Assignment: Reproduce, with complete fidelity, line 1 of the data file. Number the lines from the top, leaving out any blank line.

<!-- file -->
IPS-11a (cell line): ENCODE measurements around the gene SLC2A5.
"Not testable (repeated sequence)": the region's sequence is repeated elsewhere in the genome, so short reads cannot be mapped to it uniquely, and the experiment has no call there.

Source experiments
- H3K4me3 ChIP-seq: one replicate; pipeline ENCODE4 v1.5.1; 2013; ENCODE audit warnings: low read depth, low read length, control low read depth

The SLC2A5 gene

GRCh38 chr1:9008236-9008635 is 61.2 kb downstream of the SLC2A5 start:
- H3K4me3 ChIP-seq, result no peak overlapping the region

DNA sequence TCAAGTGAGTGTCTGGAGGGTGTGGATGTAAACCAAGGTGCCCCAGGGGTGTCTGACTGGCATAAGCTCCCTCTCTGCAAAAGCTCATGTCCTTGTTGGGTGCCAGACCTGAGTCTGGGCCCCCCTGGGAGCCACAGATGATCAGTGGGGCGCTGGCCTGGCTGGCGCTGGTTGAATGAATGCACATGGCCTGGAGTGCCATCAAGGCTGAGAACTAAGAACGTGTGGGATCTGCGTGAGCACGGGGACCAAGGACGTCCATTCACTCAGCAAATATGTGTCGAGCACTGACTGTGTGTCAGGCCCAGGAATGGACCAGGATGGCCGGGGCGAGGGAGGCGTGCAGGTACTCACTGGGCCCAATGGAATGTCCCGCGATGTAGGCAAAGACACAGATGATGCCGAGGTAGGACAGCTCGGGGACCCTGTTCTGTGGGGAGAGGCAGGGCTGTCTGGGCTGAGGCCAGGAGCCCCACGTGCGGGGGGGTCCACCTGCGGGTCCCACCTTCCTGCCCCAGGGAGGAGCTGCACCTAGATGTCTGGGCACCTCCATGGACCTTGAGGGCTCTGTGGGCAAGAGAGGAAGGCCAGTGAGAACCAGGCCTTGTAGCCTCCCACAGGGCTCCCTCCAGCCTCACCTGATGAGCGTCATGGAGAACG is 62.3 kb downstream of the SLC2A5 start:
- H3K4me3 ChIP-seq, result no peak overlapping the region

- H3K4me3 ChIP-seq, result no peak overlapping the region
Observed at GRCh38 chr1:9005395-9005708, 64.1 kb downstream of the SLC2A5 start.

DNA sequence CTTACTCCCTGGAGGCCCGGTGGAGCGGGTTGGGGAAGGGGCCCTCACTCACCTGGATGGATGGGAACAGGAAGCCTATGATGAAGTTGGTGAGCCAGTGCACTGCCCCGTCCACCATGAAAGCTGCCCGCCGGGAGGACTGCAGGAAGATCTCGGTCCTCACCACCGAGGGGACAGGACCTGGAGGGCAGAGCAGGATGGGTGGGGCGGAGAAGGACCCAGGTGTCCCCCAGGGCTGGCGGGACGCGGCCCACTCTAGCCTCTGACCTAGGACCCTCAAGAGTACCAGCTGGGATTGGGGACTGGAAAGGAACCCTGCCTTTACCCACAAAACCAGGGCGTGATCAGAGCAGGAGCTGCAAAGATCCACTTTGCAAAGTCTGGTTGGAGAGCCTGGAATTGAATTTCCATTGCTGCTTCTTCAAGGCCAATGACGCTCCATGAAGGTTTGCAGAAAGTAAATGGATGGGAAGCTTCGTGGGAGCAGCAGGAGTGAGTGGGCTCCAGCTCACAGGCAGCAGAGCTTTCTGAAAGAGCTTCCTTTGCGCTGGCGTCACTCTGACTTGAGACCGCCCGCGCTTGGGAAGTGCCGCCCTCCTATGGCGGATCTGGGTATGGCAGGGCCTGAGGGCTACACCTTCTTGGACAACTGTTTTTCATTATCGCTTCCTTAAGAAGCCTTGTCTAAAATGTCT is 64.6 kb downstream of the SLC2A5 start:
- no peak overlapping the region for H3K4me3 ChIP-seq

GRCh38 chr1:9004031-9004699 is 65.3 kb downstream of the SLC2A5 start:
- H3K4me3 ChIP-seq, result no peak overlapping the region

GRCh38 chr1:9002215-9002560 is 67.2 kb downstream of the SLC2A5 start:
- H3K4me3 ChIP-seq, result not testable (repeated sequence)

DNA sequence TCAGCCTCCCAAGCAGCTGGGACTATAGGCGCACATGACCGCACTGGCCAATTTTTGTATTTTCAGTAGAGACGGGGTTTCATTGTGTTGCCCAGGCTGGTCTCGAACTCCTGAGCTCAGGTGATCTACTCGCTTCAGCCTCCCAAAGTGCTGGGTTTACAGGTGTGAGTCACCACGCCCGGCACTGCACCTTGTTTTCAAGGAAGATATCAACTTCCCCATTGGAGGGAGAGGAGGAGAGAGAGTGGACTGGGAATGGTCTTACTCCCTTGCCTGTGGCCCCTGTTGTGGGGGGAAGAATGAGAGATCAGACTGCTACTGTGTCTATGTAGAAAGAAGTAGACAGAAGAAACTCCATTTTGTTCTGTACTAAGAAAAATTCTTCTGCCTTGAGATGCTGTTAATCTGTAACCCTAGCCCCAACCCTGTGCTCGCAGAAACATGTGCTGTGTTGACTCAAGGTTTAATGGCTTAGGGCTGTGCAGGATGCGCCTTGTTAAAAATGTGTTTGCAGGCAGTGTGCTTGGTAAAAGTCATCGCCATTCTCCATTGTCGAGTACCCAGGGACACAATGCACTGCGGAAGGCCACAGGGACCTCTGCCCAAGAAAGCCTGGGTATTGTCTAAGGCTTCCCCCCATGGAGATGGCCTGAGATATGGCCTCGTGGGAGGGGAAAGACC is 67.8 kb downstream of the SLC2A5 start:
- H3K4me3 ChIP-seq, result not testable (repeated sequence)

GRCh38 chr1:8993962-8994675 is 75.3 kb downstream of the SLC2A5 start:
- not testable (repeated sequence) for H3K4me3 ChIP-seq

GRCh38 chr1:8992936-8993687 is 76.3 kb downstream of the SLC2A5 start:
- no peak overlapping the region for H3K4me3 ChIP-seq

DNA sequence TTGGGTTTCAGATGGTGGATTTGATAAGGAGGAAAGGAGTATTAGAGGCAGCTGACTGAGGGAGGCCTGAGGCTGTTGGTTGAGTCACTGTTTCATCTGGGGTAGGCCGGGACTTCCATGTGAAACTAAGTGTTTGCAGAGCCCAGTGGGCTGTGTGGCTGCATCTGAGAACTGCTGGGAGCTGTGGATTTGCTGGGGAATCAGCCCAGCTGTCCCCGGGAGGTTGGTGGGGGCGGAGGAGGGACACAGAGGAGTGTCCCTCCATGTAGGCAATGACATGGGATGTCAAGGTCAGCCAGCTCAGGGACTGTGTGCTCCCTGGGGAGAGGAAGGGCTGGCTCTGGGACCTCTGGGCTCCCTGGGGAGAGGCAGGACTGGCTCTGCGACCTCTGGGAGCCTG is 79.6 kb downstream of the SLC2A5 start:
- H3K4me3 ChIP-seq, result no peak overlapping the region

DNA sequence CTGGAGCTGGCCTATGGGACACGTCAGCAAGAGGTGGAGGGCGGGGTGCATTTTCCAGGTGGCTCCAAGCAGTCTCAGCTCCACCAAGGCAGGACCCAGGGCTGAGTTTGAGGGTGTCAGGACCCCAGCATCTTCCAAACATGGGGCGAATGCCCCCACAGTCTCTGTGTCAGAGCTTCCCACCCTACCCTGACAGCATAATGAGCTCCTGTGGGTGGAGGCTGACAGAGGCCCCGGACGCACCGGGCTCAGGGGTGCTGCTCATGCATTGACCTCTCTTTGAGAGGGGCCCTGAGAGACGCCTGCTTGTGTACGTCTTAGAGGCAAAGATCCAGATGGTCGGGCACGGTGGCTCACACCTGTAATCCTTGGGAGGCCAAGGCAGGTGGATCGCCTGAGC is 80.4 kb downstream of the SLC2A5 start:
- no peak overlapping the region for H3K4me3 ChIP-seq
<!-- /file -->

IPS-11a (cell line): ENCODE measurements around the gene SLC2A5.